I gravitated towards her research because it’s practical. Now, this blog post isn’t going to go in-depth on all six brain-targets, but rather I want to focus on Brain-Target One: Establishing the Emotional Climate for Learning. Target One addresses the interplay between emotions and learning.

“Positive emotion has been shown to improve learning outcomes” (Hardiman, 2012, Loc 874). 

Hardiman (2012) postulated that “setting the emotional climate for learning may be the most important task a teacher embarks on each day” (Loc 1016). Research on the effects of poverty and stress on learning and cognition revealed that stress has a negative impact on the overall development of the child (Hardiman, 2012). Although we cannot control what happens outside of the four walls of a traditional classroom, we can (and should) work to establish a warm and welcoming environment for our students. 

It’s important for teachers to set a positive tone for the classroom. This can be accomplished by simply smiling and acknowledging when students enter the room. Some teachers like to stand at the front door and high five their students as they enter. Others may circulate through the room as the students amble in to greet them and ask about their day. I’m the type who walks around the classroom to catch up with students, taking note of their body-language (i.e., easy laughter, bounce in their step,  slouching, scowling face, clenched hands).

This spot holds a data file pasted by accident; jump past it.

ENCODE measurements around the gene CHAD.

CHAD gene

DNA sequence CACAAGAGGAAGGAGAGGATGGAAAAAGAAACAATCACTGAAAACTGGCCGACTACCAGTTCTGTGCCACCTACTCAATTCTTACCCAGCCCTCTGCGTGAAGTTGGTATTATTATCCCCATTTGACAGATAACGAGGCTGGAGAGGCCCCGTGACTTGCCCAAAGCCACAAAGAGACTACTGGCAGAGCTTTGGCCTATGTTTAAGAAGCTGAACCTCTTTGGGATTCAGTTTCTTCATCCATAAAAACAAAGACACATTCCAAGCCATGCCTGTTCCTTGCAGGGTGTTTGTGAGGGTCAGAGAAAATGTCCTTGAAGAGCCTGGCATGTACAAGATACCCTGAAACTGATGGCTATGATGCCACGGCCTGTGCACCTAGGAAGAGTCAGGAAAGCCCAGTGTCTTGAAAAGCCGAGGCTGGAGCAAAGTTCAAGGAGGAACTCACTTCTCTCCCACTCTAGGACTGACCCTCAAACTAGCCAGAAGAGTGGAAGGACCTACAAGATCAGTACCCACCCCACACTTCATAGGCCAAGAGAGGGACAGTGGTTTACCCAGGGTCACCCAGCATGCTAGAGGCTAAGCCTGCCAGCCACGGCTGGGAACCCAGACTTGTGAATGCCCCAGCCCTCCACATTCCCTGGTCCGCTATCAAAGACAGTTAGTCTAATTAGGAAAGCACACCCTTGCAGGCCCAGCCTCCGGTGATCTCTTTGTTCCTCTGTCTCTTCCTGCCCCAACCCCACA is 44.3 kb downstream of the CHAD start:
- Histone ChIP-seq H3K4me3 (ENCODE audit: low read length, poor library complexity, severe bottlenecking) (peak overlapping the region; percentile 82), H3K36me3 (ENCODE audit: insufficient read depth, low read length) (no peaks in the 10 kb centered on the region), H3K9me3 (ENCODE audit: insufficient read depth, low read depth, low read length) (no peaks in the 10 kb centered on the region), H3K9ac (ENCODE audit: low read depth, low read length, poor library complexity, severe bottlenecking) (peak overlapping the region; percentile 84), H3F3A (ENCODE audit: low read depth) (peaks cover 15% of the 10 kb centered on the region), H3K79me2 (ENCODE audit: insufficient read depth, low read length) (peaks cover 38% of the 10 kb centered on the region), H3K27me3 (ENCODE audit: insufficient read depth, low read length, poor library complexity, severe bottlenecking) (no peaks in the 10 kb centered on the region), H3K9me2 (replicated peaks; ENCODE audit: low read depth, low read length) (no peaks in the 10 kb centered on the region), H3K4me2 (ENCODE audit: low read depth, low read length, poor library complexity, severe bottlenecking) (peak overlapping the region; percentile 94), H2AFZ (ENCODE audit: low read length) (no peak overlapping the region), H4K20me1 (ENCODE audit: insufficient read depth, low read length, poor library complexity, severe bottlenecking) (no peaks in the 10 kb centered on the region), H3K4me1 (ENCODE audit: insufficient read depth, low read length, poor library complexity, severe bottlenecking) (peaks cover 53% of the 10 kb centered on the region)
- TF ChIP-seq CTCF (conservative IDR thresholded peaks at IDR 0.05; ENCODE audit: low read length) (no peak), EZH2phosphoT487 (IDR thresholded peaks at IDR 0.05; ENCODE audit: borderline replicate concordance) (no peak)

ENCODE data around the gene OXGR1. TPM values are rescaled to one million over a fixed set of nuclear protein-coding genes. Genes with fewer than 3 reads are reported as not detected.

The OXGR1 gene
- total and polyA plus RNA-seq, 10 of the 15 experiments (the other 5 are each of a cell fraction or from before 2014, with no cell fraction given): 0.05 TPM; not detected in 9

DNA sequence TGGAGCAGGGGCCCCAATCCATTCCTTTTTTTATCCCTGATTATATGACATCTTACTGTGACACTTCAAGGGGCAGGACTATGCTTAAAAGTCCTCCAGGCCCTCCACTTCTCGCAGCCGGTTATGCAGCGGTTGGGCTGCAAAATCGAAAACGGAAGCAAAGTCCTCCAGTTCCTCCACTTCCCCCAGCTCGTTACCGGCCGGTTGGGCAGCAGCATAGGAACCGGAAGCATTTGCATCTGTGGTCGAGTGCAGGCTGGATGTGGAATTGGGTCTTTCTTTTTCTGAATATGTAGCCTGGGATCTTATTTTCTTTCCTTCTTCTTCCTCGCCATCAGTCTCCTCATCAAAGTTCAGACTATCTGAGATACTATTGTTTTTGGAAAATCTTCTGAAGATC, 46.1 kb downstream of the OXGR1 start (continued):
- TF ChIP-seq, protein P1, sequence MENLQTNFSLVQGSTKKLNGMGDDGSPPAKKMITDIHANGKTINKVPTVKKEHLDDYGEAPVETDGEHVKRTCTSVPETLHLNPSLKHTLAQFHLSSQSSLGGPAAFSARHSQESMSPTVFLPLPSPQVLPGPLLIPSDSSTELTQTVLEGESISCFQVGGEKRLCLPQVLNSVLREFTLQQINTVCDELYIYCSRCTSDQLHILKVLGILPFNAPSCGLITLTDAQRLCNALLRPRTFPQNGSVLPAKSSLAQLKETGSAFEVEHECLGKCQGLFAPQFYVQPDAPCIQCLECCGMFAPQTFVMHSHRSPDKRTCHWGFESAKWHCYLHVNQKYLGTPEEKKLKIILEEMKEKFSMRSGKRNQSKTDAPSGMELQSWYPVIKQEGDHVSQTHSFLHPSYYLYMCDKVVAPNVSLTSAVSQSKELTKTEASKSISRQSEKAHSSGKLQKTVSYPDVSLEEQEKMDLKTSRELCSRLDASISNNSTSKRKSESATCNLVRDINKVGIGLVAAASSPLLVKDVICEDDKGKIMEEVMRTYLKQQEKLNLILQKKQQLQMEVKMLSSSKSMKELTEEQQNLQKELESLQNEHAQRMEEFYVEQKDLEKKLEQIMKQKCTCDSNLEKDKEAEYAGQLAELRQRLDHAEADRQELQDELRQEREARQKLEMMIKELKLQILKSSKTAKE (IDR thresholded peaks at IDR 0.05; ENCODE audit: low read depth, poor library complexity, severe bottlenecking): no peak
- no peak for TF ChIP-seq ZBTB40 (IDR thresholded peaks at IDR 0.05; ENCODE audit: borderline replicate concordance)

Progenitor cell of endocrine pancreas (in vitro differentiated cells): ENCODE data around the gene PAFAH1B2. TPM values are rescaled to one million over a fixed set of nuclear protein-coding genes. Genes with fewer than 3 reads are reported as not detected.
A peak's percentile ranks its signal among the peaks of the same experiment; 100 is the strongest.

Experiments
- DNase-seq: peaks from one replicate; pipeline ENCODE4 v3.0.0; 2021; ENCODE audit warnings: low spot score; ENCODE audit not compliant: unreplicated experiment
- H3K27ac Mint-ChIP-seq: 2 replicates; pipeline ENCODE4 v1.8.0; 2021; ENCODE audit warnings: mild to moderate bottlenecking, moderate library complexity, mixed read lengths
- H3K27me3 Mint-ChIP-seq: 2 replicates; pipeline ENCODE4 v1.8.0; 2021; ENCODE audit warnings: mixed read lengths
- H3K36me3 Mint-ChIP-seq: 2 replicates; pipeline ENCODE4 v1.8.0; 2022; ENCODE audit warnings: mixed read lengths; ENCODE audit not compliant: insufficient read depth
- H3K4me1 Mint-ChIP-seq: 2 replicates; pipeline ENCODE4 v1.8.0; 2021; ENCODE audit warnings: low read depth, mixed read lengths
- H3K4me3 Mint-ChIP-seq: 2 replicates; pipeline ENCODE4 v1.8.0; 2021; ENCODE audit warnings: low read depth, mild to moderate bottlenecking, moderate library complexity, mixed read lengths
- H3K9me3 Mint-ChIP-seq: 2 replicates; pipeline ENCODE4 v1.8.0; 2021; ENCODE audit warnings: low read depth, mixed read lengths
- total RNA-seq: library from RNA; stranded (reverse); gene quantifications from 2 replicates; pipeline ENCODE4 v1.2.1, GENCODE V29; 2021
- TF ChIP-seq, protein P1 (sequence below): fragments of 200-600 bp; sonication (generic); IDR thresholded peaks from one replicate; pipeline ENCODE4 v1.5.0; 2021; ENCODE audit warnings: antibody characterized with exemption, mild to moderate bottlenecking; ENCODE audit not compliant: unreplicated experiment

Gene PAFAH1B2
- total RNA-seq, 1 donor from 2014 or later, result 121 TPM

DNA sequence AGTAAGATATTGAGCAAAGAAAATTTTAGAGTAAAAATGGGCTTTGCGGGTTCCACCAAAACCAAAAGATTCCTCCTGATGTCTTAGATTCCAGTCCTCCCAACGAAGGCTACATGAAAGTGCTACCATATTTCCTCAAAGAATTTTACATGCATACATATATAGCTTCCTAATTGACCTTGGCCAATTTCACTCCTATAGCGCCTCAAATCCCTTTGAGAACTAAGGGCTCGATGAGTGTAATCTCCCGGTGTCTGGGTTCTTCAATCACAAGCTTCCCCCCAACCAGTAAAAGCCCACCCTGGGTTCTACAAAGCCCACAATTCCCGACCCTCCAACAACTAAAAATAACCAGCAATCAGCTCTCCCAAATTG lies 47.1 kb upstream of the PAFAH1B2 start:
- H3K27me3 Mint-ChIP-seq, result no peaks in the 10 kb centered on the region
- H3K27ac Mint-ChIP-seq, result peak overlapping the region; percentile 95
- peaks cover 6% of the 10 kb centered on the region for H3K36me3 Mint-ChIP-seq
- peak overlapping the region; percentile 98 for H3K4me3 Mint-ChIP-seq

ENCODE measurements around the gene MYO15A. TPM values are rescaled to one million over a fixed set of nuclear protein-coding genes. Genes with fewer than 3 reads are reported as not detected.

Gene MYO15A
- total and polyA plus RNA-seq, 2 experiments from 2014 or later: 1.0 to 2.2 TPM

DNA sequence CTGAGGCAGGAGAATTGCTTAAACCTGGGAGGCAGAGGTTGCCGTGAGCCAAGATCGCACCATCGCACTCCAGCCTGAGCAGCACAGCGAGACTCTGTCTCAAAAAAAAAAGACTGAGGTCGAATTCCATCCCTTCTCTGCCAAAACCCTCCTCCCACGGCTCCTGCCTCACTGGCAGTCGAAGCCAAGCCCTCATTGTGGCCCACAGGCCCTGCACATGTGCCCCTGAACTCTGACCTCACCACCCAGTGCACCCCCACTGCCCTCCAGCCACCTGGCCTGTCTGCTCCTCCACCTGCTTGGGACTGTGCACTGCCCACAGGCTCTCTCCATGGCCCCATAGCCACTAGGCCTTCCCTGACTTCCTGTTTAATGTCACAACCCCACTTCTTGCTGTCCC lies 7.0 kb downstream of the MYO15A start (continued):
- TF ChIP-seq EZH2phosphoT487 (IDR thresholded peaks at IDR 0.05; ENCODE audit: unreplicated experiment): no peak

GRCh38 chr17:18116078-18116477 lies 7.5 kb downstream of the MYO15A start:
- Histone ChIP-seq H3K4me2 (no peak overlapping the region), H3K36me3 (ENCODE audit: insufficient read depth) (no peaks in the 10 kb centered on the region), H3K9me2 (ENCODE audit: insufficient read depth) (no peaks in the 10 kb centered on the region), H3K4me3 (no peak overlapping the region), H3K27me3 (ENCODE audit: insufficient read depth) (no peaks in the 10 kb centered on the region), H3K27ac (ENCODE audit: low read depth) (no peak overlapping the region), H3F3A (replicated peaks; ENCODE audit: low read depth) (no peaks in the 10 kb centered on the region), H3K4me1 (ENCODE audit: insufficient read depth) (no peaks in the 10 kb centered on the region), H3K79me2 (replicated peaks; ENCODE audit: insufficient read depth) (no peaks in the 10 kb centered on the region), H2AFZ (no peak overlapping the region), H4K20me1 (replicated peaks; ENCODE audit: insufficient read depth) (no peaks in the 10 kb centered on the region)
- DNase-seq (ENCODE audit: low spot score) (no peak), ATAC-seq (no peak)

When the bell rings, I always greet them, and I expect a collective greeting in return. During the class period, I continue to circulate the room to chat with students, give feedback on their work, answer questions, etc. During the pandemic, I missed being able to individually greet each child and read their body language as they came into class. To address that gap, I put together a Google Form that asked students how they were feeling at that moment by selecting from four different emojis. I always watched the responses come in during the first few minutes of class which was extremely informative. But more importantly, it alerted me to which students might need a bit of extra help, a kind word, or more time to complete an assignment. I collected these responses every single day for the past year and a half during the pandemic.